Are 'cosy' links between Help for Heroes and the MoD harming other charities that help injured servicemen?
Many people will, I am sure, be surprised at veterans' criticism of the incredibly high profile charity Help for Heroes.
Help for Heroes has put millions of pounds into improving rehabilitation facilities for injured servicemen, but this has prompted suggestions that the charity's relationship with the MoD is 'too cosy'.
For those of us who have been involved in the sector, this comes as no shock.
But as Help for Heroes' relationship with the MoD has grown stronger, other charities have found themselves squeezed out and forgotten. These are charities that have been in existence for years without making tabloid headlines. Their line has always been, generally speaking: ‘we work with Help for Heroes and are very grateful for the work they have done in raising the profile of injured soldiers.’ But in the background, they are fuming.
Working for the Royal British Legion and the Army Benevolent Fund, I've seen how many charities face a continual struggle to get their voices heard and to provide services to injured soldiers and their families. It took years to get permission for an information desk at Selly Oak hospital, informing families of the assistance and care offered by a range of charities. Meanwhile, Help for Heroes was free to distribute care packs with flip flops and t-shirts emblazoned with their logos.
I have even been witness to cases where Help for Heroes have opposed other charities using the word ‘heroes’ in any of their PR or marketing materials.
Indeed, it's easy to get the impression that Help for Heroes enjoys preferential access to and treatment from the MoD. I’ve fought with MoD press officers for the right to have serving soldiers who have been helped by the charities I’ve worked for attend events and assist with press coverage to increase awareness and donations. Yet the same day that one charity were refused permission for a beneficiary to appear on the media, Help for Heroes was able to do a stunt with a serving double amputee on the steps of Downing Street.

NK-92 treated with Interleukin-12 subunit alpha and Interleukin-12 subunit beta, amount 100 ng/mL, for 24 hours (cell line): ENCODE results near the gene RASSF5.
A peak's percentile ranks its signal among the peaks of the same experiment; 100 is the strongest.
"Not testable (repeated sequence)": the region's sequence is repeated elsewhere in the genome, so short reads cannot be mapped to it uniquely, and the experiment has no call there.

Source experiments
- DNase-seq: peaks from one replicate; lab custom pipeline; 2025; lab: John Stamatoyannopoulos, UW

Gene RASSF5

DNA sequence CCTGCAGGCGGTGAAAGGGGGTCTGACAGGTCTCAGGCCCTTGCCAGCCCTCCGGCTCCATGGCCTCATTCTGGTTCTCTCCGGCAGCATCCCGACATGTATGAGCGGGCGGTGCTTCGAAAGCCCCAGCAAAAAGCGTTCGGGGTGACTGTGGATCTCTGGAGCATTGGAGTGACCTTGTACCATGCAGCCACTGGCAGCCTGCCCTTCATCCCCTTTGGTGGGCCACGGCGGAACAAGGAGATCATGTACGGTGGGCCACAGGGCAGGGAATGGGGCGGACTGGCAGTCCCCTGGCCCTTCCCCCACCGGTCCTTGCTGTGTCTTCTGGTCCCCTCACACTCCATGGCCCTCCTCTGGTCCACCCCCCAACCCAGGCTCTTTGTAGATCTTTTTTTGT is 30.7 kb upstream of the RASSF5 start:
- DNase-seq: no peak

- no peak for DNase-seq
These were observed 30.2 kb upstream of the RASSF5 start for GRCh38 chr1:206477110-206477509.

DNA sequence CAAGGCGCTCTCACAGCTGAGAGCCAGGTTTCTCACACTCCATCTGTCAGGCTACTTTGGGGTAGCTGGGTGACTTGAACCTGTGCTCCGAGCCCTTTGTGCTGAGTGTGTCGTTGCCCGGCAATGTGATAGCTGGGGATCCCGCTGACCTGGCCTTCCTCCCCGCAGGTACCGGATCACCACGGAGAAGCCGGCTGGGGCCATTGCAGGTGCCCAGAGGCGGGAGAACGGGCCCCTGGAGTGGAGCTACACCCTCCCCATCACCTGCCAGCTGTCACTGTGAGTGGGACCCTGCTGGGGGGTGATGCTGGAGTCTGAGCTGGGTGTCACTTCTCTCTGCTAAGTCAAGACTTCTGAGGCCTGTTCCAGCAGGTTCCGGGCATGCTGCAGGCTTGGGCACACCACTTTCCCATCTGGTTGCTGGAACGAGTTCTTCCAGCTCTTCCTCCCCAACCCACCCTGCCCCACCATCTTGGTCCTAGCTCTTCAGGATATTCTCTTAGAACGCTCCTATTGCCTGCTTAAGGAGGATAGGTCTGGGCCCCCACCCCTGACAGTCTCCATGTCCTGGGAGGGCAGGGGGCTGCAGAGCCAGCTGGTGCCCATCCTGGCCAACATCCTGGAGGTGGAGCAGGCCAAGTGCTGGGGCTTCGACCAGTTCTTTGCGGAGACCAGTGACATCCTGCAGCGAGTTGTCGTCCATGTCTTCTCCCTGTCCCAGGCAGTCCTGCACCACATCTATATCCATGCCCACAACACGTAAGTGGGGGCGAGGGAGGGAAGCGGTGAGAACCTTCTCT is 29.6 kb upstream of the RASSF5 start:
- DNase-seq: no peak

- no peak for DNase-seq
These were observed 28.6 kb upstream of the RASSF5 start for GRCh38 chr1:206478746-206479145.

This close relationship is understandable; the MoD must have wondered at their good fortune at having a charity which helps provide the facilities they should be providing, without the inconvenience of raising taxes or cutting other services. But many veterans argue the money would be better spent on more urgent individual requirements.
Indeed, many people working in armed forces welfare charities feel it is not the job of a charity to fund building programmes which should be undertaken by the government, especially when it is taking money and profile away from the charities who have been doing the unsung, less glamorous work with individuals which the government does not fund.
To clarify, while a soldier is serving in the Army he is part of the rehabilitation programme, which means that he gets the best care available and the latest technologies. It’s only when he leaves the armed forces and becomes reliant on the NHS and local community services that the problems tend to start, and the charities step in. In many cases, these charities are the ones being squeezed out by Help for Heroes.
Last year I worked with a veteran and his young family trying to get him council accommodation on the ground floor because his injuries made walking up flights of stairs difficult. In the end it was Haig Homes who came to his rescue. Not the local authority and not Help for Heroes.
Many soldiers have been injured from Iraq and Afghanistan but most of the money these days is still spent on assistance such as rent payments, white goods, training programmes or building adjustments. It’s far less glamorous than a shiny, new building with brave soldiers - and my goodness they are brave and determined - pictured outside cheering.
Personally, I raise money for a little known charity called Pilgrim Bandits. I was told about it by Ben Parkinson, one of Britain’s most seriously injured soldiers, who is one of their patrons. I asked him why he is so involved in this charity rather than one of the more well -known ones to which he replied: 'Everyone thought I’d never do physical stuff again because I needed a carer and didn’t think I could, but Pilgrim Bandits say everyone can do everything that they can and all they do is let you make it happen.'
I’d never tell people which charity to give or raise money for, but in the case of the Armed Forces, I’d advise people to look for the charities where the injured soldiers are most involved.